A lazy later start to the day – racing about for 10 hours yesterday has left us both tired.
Our plan today is to head further south, to eventually end up back in Rosslare by the end of the week, to ferry back across to Wales. Our time in Ireland is coming to an end.
This part of the drive is inland, and pretty much what you would expect a Ireland to be – pretty, lush and green. It’s quite different to what we have seen along the coast where the landscape changes constantly. Picturesque villages punctuate our progress as we wind
up the mountain pass.
We stop in the village Enniskerry, County Wicklow, to see the Powerscourt Gardens. I can’t say I have heard of them, but they have apparently been voted as 3rd in the top 10 gardens in the world, and Ireland’s best. There is a rather grand old house too, but
much of the inside was destroyed by fire in 1974 and it’s not fully repaired so it isn’t open to the public. The garden though covers a few thousand acres in the 16,000 acre estate so there’s a lot to see. There are over 250 varieties of trees here, many of them from the
earliest days of the house.
The house was commissioned in the 1730s by Richard Wingfield, the first Viscount of Powerscourt whilst the gardens were created during the Victorian era (1858 – 1875). The first view of them is pretty stunning. It took 100 men over 12 years to create. Coming out of the house, a grand terraced staircase leads down to a viewing platform, then down again into a lake. This is the formal Italian garden, urns and statues from Greek mythology frame it. It’s very impressive. Each level is terraced for maximum effect and framing the lake at the base of the terrace is a pair winged life sized horses. It’s ornate, even by Italian standards. The backdrop for the view is the lushly green Sugarloaf Mountain. Gorgeous.
The formal garden is the entry point to the Japanese garden, complete with a waterfall. This in turn leads to a walkway up to a tower armed with canons (not sure what they might be protecting, but still…). We lap back and take in the walled garden in the classic
English style, formal at one end and cottage plantings at the other. It’s bursting with heavenly scented roses in full bloom and lots of bumble bees. I get some great shots. I think could happily spend my life photographing flowers and and perhaps the odd bumble bee. They definitely have their favourite plants as some bushes are crawling with them but they steer clear of others.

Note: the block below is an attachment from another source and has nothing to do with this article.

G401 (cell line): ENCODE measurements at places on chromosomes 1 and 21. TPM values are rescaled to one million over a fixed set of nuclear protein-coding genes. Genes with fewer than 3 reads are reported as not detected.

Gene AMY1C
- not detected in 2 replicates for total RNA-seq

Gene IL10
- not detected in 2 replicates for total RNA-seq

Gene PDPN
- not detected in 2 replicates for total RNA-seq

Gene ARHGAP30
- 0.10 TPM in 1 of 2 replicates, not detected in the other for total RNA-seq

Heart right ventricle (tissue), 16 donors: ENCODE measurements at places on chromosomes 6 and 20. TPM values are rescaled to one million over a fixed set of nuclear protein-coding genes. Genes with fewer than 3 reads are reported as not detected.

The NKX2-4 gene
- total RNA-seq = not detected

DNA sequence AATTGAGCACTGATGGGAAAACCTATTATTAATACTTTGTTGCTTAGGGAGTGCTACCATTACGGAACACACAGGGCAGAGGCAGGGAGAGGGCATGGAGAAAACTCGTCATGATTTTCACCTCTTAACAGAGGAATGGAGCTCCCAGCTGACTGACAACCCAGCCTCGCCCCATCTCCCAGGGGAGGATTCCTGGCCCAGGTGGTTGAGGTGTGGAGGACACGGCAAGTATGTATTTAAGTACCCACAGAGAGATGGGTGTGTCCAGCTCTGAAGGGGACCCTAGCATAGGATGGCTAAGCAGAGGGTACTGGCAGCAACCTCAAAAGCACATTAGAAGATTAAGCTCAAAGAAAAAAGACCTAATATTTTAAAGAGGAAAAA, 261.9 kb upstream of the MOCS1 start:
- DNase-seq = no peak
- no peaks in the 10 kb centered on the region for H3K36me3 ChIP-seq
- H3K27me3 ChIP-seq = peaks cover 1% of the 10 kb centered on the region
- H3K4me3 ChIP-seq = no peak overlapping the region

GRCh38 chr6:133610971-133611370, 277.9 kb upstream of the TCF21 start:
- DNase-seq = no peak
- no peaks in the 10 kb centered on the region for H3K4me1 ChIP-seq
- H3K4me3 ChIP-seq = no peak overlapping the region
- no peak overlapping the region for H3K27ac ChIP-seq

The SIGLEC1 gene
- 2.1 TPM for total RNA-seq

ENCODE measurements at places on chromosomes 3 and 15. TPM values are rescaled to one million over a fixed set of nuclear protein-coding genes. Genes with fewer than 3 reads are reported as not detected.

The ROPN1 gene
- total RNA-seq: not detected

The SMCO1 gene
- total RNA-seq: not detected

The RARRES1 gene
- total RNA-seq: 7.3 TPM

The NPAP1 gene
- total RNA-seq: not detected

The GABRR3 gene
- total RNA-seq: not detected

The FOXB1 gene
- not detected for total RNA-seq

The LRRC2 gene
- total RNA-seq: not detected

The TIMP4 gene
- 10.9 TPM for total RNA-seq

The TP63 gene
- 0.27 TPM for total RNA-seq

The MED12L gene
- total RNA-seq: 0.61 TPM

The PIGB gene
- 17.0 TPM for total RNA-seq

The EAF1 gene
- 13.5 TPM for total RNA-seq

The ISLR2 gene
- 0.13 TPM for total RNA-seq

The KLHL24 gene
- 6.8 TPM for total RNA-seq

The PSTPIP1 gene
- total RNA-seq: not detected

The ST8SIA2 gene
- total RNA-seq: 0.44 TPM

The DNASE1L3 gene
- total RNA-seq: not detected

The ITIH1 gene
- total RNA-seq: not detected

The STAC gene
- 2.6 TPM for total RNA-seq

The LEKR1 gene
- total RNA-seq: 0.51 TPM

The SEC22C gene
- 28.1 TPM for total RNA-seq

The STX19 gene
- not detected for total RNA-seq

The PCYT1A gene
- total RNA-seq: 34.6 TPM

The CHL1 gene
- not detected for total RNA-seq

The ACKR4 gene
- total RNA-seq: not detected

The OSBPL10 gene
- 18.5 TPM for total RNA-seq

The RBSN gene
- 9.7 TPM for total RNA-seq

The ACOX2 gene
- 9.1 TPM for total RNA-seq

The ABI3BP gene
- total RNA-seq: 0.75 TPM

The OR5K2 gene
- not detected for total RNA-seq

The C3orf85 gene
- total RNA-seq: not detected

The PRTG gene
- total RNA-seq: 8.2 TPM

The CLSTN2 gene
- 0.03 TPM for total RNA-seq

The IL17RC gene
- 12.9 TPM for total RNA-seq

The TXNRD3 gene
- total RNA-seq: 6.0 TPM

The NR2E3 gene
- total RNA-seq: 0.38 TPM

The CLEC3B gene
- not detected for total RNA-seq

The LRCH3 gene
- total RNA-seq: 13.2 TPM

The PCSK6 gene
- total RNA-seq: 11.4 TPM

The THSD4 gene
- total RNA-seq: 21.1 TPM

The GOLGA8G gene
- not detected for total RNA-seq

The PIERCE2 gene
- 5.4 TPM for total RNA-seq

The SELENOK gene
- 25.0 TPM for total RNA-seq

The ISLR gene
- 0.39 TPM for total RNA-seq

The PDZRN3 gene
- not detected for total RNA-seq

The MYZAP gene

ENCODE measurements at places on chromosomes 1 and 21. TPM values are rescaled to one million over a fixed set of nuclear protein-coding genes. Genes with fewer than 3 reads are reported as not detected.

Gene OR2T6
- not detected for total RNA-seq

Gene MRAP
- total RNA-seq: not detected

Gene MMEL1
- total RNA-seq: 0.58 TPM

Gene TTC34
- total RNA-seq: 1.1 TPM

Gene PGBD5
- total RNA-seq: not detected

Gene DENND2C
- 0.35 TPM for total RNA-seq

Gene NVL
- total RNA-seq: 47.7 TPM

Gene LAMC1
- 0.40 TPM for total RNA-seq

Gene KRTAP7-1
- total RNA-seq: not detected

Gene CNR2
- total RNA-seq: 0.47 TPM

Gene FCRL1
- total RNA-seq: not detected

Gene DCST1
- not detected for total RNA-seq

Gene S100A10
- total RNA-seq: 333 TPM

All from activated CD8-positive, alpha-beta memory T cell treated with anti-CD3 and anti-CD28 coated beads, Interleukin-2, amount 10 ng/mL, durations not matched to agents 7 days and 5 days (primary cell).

We also visit the very poignant family pet cemetery, the final resting place of decades of family pets, from miniature sausage dogs, to horses and ponies and even one beloved champion cow. The gravestones speak of the family’s love for them. It’s very touching. Our last walk is thorough the rhododendron garden and as always, I lament that we aren’t able to visit in spring when this would be a magnificent display.
Chris zooms me out of there well before I’m ready to leave – so much for a lazy relaxing day.
He’s keen to get to our next stop, Glendalough, a monastic settlement founded by St Kevin in the 6th century. The monastery flourished through until the 1300s when the English destroyed it, and it was finally abandoned by the monks in the 1500s. People still
flock to it as a place of pilgrimage and apparently the Pope has deemed that seven visits to Glendalough offer the same as one to Rome. I must be good for a while…I’ve got both under my belt.
The ruins are set in a pretty valley alongside a small river, surrounded by gravestones. The oldest ones are little more than a mound, worn by centuries of erosion. We see stones that date back to the 1700s though. People knew how to write an epitaph then:
they speak of rest and peace, love and loss.
The ruins are mostly of churches, all in stone. There is a 110 foot tower as well, like the one we saw early in our travels, for security and storage. The 2 we have seen are part of a group of only 100 that remain. Again, this tower is unharmed by time – it has truly served its purpose.
We don’t manage the Visitors Centre (too late in the day), or any of the walks, which is a shame as the area is very beautiful. I would have like to have spent more time here, but time (nor Chris) waits for no man. Or woman it seems.